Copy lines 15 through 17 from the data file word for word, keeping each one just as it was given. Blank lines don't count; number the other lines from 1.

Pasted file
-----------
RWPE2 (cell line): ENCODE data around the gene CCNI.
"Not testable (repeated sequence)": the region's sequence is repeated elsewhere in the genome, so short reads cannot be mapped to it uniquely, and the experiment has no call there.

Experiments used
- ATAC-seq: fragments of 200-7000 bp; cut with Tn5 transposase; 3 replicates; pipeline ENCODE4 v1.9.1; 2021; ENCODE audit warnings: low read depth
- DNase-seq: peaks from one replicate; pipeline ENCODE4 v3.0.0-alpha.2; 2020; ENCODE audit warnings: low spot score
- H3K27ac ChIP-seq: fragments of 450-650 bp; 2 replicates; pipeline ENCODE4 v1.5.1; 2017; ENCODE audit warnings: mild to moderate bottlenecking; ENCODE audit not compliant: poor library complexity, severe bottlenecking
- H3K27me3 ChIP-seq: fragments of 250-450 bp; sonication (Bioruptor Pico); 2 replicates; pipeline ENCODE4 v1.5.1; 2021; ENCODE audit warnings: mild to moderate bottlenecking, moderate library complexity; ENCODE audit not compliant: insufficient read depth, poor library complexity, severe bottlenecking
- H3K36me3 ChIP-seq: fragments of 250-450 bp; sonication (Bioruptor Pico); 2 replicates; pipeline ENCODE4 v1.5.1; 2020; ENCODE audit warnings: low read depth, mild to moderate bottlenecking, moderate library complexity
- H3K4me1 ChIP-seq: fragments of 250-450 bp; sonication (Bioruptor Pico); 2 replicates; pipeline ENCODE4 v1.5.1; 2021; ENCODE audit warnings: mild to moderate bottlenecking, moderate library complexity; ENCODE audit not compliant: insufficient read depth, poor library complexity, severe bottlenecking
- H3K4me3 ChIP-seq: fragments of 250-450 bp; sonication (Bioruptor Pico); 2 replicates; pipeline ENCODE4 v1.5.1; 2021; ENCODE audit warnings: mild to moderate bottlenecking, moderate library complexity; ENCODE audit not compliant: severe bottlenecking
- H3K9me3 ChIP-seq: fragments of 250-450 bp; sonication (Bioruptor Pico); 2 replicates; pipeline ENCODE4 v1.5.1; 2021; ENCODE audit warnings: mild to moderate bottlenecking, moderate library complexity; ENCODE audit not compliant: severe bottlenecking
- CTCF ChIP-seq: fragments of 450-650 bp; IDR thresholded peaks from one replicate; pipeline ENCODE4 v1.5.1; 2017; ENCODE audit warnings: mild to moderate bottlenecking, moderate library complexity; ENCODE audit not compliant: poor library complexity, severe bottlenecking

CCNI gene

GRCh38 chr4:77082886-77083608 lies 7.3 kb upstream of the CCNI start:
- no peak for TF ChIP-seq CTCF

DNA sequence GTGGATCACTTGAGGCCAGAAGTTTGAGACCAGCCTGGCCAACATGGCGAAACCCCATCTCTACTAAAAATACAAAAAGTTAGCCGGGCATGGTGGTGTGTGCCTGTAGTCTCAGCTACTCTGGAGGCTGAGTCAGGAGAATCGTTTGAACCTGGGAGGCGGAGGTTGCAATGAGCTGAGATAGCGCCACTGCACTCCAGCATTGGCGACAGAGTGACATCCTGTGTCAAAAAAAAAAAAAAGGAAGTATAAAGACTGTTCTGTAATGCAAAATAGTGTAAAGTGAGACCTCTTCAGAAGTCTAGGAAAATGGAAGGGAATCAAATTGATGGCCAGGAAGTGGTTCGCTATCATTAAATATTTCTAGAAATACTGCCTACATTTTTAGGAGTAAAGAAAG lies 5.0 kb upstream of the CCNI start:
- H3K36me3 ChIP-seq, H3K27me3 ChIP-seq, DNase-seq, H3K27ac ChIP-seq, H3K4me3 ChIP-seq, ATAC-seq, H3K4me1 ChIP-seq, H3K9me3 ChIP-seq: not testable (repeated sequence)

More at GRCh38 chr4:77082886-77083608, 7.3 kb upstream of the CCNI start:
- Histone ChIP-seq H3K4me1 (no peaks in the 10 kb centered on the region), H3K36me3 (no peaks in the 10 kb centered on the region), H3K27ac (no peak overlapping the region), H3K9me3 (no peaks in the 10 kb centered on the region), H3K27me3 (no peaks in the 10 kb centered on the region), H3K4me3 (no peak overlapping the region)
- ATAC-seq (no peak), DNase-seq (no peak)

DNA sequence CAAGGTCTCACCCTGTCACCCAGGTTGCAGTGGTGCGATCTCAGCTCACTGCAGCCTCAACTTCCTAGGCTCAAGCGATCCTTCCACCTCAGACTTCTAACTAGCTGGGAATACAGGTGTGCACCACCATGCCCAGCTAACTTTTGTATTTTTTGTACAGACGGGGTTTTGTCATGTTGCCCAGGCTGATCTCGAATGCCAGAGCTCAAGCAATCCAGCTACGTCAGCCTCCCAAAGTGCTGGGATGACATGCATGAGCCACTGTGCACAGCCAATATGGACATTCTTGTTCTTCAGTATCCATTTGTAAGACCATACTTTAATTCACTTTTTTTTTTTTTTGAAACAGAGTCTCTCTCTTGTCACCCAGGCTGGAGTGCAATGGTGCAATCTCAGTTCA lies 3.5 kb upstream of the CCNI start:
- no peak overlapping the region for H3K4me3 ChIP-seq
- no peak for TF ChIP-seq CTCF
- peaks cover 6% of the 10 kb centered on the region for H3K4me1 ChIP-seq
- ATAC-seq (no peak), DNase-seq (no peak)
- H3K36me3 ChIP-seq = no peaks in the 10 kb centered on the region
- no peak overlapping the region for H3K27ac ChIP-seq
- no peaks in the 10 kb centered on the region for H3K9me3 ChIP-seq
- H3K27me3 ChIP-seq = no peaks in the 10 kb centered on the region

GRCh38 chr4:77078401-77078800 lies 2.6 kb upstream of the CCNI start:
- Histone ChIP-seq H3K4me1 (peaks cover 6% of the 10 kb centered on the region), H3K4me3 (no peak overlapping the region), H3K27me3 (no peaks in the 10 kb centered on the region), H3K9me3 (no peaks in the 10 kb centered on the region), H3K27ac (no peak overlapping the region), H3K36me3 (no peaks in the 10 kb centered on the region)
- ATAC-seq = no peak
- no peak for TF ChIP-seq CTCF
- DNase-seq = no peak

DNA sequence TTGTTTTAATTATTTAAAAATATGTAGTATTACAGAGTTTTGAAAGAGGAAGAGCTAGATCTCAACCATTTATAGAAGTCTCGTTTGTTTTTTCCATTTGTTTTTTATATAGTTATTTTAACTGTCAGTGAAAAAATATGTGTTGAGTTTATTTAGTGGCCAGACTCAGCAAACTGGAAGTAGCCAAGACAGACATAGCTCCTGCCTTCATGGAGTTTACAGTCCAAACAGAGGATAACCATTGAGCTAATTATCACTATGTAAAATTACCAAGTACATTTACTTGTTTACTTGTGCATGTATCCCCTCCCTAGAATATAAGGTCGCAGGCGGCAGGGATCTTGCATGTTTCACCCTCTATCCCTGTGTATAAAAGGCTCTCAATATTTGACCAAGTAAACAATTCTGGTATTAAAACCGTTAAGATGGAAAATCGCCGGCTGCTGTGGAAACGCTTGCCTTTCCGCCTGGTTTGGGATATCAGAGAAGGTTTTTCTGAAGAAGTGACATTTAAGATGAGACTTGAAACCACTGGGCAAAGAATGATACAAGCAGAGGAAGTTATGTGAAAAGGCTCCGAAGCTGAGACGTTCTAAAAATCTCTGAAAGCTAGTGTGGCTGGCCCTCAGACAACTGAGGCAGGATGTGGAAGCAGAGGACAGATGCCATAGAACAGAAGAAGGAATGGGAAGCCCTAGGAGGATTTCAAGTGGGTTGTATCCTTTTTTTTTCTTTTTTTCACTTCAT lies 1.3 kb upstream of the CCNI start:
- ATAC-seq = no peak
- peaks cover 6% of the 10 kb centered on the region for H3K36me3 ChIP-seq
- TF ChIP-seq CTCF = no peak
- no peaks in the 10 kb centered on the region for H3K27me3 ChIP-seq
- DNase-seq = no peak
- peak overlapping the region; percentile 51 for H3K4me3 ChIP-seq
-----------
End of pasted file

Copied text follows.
- no peak for TF ChIP-seq CTCF

DNA sequence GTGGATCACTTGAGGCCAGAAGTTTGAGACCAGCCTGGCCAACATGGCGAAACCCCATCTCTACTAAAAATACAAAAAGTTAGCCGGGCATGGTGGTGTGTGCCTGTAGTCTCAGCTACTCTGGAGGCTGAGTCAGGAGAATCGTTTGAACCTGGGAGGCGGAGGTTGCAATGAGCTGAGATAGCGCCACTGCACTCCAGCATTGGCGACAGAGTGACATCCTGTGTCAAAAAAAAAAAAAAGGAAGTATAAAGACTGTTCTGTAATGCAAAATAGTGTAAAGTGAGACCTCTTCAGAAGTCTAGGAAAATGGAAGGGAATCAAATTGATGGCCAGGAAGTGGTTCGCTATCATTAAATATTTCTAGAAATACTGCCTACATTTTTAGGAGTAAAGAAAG lies 5.0 kb upstream of the CCNI start:
- H3K36me3 ChIP-seq, H3K27me3 ChIP-seq, DNase-seq, H3K27ac ChIP-seq, H3K4me3 ChIP-seq, ATAC-seq, H3K4me1 ChIP-seq, H3K9me3 ChIP-seq: not testable (repeated sequence)